REAMDE: A Virus
It is not his best work but I daresay it is his most engaging.
Mr. Stephenson and I share a mutual friend. He came over on Thursday evening and thunked a hefty tome down on my dining room table. It had this printed on the bottom: “Advanced Reader’s Copy • Not For Sale”. I had written a review of his previous book; would I like to write one for this?
Well. Of course. Neal is and has been one of my favorite authors, starting back in 1992 when my friend Dave lent me his near-mint copy of one of the Nerd Bibles: Snow Crash.
The plot of REAMDE (and I will continue to use all-caps for the title) is both simple and complex at the same time. There are many characters with many stories, and all of them weave around and through each other. As is typical of Stephenson’s writing, the threads seem at times to be unrelated and only at the climax do they bind together again to display a cohesive tapestry to the reader.
The title of the book comes from a gold farmer’s virus that has infected thousands of players of World of Warcraft-style video game. The virus works like this: if you are infected, it will encrypt the contents of your hard-drive with a key that only the makers of REAMDE possess. The victim must then pay a ransom – in the game – of 1,000 gold pieces (about seventy-five real dollars value) in order to get the decrypt key (and thus recover their files).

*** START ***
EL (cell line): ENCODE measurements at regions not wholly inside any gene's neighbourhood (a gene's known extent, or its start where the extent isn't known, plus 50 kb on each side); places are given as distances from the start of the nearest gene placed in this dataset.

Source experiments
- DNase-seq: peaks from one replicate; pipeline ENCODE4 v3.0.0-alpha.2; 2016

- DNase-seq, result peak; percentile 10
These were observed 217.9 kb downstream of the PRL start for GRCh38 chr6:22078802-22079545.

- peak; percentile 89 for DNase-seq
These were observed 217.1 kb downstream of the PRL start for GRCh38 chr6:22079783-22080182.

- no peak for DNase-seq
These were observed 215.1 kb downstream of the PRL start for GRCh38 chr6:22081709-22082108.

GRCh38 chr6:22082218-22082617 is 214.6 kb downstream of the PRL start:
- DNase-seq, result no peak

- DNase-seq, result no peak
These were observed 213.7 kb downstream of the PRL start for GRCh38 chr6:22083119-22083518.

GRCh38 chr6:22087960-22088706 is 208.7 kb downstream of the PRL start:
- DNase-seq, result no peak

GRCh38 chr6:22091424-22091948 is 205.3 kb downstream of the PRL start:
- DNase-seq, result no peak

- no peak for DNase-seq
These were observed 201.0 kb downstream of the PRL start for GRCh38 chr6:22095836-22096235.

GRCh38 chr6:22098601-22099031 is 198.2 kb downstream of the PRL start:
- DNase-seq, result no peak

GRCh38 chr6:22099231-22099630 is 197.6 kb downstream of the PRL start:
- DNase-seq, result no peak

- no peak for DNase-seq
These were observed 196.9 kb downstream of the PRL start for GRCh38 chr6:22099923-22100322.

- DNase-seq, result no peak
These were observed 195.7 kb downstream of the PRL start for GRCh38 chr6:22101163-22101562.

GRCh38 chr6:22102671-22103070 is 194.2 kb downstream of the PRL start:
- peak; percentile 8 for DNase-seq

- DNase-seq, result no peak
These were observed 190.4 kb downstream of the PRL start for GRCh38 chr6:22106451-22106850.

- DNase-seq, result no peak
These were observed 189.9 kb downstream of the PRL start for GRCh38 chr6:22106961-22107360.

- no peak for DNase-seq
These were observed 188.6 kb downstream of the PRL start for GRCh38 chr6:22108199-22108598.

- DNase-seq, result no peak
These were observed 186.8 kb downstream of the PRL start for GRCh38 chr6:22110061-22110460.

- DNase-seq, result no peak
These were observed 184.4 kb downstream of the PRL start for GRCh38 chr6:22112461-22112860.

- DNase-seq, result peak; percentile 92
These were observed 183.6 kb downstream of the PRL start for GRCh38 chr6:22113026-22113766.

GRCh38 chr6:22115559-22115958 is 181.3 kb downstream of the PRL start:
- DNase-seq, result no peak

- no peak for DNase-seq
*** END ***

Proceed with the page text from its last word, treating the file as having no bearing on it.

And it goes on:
Purely by accident, The Wrong Kind of People get their shit trapped by this and the virus locks up some super-valuable data. The Wrong Kind of People have Muscle of the ex-Spetsnaz variety. Hijinks (read: murders) ensue and the stakes, in a series of co-incidences, keep growing higher and higher.
Neal’s strongest characters arise when he writes in “time-local” settings and the cast of REAMDE is as well-written as it is diverse. We travel the globe with this yarn and accumulate characters from several nationalities, ethnicities, creeds, and color while doing so.
The cast is also large – on the order of six or seven main characters and about ten secondaries. In the hands of a lesser writer this could easily have fallen apart but Stephenson manages to split the party up in such a manner that the reader need only concentrate on three or four at a time.
REAMDE hits the ground around page fifty and maintains a relentless pace thereafter. The final act ran a bit too long for my taste but this is mostly an artifact of the huge cast size: every thread must be tied off in some way or another.
Reading this book made me want to write games again.
Oh, yeah. What do I think is his best work? The Diamond Age, natch.